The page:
Richard Beddard’s simple system for spotting equity value.
For me, investing is a continuous learning process. That is the joy of it. The world of business and finance is as complex as we choose to make it, but we don’t have to be particularly clever to succeed. In my experience, we need to be thoughtful, honest with ourselves, and always remember there’s more to life even than money.
Rule 1: keep your strategy simple
In his book Beating the Street, former fund manager Peter Lynch urged investors never to invest in an idea they can’t illustrate with a pencil. I have tried drawing pictographs of my investments without much success, but the sentiment is noble. An investment should be simple to understand, and to explain.
What makes sense to one investor may not convince another, but all of us have a kernel of knowledge and skills that we can build our portfolios around. Warren Buffett, in one of his annual letters to shareholders in Berkshire Hathaway, the investment company he runs, wrote: “Intelligent investing is not complex, though that is far from saying that it is easy. What an investor needs is the ability to correctly evaluate selected businesses. You don’t have to be an expert on every company, or even many. You only have to be able to evaluate companies within your circle of competence. The size of that circle is not very important; knowing its boundaries, however, is vital.”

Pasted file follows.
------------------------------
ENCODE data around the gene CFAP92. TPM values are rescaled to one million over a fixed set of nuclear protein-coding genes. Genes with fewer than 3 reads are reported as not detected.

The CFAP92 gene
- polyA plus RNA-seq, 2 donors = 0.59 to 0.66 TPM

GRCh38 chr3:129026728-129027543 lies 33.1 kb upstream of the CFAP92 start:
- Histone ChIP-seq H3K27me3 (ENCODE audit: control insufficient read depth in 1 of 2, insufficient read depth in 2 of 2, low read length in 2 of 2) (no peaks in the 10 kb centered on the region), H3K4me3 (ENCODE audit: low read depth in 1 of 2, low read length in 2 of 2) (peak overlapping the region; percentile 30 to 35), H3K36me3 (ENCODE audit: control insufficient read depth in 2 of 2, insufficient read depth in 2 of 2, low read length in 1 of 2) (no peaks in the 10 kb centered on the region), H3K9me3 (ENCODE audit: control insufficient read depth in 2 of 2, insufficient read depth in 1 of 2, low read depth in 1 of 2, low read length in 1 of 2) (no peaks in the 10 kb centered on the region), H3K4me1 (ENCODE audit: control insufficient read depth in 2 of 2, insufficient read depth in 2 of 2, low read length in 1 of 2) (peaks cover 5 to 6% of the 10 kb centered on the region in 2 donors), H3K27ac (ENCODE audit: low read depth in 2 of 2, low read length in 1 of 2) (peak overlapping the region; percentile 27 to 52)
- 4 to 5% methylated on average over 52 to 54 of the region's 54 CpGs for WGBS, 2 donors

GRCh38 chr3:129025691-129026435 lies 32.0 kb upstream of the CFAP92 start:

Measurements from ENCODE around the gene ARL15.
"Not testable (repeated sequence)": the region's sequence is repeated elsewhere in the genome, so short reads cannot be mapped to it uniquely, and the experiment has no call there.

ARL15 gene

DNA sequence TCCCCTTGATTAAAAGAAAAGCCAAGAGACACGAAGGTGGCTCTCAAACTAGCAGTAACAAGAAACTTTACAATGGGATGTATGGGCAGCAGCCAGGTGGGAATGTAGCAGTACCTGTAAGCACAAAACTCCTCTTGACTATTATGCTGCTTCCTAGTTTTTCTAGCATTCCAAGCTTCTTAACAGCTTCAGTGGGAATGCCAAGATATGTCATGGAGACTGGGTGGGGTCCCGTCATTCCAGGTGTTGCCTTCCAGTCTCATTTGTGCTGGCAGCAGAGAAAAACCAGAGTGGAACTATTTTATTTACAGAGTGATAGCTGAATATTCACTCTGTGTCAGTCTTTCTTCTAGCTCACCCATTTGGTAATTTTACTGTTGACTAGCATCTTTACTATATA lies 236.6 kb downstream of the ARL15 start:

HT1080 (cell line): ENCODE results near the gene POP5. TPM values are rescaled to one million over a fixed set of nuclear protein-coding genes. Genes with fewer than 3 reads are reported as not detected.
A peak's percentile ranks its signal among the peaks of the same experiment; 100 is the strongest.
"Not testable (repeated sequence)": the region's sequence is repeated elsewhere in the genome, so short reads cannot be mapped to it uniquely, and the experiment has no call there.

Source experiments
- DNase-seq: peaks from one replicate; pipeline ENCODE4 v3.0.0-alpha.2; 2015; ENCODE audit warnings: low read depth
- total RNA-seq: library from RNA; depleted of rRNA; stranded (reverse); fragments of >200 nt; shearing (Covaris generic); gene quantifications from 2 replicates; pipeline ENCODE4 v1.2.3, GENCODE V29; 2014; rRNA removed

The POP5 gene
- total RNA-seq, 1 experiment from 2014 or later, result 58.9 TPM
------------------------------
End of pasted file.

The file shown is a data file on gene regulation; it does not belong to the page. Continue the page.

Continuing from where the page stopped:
Experience can, of course, extend those boundaries outwards, and irrespective of any industries we may have worked in, most of us have at least some idea of how manufacturers, distributors and retailers make money. What’s more we come across businesses in our day-to-day lives – as customers, for example.
My goal is to keep things simple, and this is how I decide whether a company is in my circle of competence: I need to know it is profitable because profitability demonstrates that a business is viable, and cash profits give me confidence its accounting profit is real. I need to understand how a business makes money (its business model), how it will make more money (its strategy) and what could stop it making money (the risks it faces). If it treats customers, suppliers, staff and shareholders fairly, and its strategy addresses the risks, the firm is likely to prosper over the long term. It will be a good investment, as long as its shares are not too pricey. Honestly, I think that is complicated enough.